Home > Strategies and Skill Development > Social Reasoning Strategy Families > Rhetorical Analysis > Literature Note - The Role of Metacognition and Metadiscourse

Metacognition (and associated strategy-based thinking) clearly have a key role in the development of the ability to create rhetorical analyses. Reflective thought requires the thinker not only to carry out certain cognitive operations, but to represent them in the mind, and to make strategic decisions about how to carry them out. It is thus natural that the literature on the social aspects of communication attributes a key role to metalanguage.

In the first instance, the emergence of a theory of mind is strongly associated with the emergence of a vocabulary that enables children to communicate with others about internal mental states. In a seminal article, Brotherton and Beeghley (1982) presented evidence that children who show mastery of the language needed to talk about mental states are also the children who show facility in attributing false beliefs to others, evidence strongly supported in subsequent research, some of which is reported in other sections of this text. The ability to think reflectively about mental states, and the acquisition and mastery of the vocabulary needed to talk about them, appear to be causally linked.

Similar observations seem to apply to metadiscourse, the ability to communicate explicitly about social communicative acts using a variety of lexical and syntactic resources, including speech act verbs, nouns identifying genre types or aspects of generic text structure, rhetorical terminology, discourse connectives, stance markers, and the like. Kamberelis (1999) noted that metadiscourse appears most richly in the classroom in relation to genre types such as narrative with which children appear most skilled and on which teachers focus more teaching time, such that the richness of metadiscourse about a genre is directly associated with depth of genre knowledge. In addition, as Hyland (2005) noted, metadiscourse plays an important role within genres, where it plays an important structuring role. The rhetorical organization of a text can be explicitly signaled using metadiscourse elements, and as Skulstad (2005) argued, this function can be particularly important in new genres, where the expectations of the audience and author are less closely aligned. In general, we can expect that the ability to approach genre reflectively is closely linked to familiarity with and mastery of the lexis and syntactic patterns characteristic of metadiscourse. Development of the underlying concepts may support acquisition of metadiscourse; conversely, acquisition of metadiscourse may facilitate acquisition of the underlying concepts. In either case, there is good reason to believe that metadiscourse plays a crucial role in the ability to reflect on the social dimensions of text.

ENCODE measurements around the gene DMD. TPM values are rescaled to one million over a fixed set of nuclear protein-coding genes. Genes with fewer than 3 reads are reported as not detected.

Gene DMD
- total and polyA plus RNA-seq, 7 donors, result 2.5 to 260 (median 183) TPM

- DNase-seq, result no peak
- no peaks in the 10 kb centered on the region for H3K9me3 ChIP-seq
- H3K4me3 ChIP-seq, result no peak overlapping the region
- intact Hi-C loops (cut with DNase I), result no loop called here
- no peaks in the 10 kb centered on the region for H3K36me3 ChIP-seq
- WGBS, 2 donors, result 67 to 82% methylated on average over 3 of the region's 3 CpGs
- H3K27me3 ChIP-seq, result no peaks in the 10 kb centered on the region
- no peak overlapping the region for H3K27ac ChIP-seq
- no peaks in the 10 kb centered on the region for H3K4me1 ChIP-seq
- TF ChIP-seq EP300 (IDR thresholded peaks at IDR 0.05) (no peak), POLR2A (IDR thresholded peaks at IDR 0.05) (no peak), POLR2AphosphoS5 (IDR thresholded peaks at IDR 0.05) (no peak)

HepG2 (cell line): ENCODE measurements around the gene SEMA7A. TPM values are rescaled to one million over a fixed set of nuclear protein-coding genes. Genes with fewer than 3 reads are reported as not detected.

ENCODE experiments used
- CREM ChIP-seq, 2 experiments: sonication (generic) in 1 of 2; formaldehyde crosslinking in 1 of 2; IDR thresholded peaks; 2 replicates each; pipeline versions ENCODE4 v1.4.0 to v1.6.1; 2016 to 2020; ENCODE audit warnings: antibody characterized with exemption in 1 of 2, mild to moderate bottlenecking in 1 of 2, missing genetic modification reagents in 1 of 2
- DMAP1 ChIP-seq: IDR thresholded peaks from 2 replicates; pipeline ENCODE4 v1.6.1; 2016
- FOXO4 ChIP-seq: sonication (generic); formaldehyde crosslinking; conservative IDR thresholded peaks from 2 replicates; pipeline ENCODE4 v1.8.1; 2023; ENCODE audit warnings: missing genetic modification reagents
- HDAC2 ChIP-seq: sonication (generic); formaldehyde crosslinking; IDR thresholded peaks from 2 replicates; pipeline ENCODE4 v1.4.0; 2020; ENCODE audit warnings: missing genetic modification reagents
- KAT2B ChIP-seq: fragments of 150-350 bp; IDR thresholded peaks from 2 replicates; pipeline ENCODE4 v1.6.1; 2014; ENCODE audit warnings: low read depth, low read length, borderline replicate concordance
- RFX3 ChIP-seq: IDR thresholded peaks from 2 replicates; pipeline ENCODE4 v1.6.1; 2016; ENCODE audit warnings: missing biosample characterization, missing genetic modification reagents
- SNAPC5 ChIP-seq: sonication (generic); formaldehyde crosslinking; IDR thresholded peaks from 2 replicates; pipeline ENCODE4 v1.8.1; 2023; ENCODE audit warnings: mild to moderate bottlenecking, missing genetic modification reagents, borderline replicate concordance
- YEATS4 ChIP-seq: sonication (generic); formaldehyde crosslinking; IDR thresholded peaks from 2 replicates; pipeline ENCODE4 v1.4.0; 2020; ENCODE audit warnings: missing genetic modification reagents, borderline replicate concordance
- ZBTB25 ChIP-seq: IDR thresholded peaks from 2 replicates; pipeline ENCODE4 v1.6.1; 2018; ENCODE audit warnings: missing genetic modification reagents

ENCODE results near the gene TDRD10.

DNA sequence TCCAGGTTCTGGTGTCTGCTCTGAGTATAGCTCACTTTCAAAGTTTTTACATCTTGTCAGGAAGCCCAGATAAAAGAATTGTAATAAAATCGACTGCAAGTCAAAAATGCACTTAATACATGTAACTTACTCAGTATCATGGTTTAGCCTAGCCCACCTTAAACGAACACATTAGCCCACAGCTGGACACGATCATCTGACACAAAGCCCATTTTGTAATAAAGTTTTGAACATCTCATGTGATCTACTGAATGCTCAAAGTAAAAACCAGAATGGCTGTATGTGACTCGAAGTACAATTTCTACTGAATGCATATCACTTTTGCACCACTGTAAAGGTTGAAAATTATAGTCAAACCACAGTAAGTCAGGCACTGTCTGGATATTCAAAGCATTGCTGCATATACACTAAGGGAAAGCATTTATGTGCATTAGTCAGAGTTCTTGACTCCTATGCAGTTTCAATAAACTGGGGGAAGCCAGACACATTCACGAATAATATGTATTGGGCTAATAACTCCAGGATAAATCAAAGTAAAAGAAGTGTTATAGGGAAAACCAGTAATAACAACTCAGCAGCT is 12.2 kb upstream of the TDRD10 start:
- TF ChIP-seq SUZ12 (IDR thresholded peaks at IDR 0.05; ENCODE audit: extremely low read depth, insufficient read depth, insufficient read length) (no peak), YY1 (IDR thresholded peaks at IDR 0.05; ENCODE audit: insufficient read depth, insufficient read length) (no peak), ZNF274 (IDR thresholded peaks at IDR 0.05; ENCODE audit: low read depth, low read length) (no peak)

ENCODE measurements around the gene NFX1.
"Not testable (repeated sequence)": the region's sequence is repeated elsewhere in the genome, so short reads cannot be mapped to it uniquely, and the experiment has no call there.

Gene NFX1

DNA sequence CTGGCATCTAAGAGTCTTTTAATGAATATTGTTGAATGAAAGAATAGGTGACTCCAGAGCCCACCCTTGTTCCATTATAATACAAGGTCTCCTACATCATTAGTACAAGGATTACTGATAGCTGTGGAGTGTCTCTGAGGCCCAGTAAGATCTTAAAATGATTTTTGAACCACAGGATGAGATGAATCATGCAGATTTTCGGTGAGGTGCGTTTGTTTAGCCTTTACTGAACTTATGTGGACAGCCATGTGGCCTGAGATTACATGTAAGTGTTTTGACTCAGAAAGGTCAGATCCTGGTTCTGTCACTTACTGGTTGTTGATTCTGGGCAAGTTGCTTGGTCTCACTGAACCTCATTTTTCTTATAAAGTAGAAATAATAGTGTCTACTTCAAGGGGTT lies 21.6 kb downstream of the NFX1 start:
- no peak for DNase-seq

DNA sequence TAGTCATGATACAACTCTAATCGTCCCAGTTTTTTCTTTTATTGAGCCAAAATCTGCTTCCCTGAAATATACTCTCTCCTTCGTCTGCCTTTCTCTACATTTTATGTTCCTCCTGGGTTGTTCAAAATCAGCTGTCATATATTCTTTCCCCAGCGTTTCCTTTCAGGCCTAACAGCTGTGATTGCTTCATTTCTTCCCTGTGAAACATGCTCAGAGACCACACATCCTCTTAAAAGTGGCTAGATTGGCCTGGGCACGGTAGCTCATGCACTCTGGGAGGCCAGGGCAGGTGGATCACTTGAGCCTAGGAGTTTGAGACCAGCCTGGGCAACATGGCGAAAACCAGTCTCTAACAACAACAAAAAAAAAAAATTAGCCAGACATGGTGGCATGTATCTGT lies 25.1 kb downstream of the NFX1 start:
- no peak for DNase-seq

Brotherton, I., & Beeghly, M. (1982). Talking about internal states: The acquisition of an explicit theory of mind. Developmental Psychology, 18(6), 906-921.

Hyland, K. (2005). Metadiscourse: Exploring interaction in writing. London, England: Continuum.

Kamberelis, G. (1999). Genre development and learning: Children writing stories, science reports, and poems. Research in the Teaching of English, 33, 403-460.

Skulstad, A. S. (2005). The use of metadiscourse in introductory sections of a new genre. International Journal of Applied Linguistics, 15(1), 71-86.

Home | About CBAL | Acknowledgments | Contact Us

© 2012 Educational Testing Service. The Common Core State Standards © copyright 2010 National Governors Association Center for Best Practices and Council of Chief State School Officers. All rights reserved.

All trademarks are the property of their respective owners.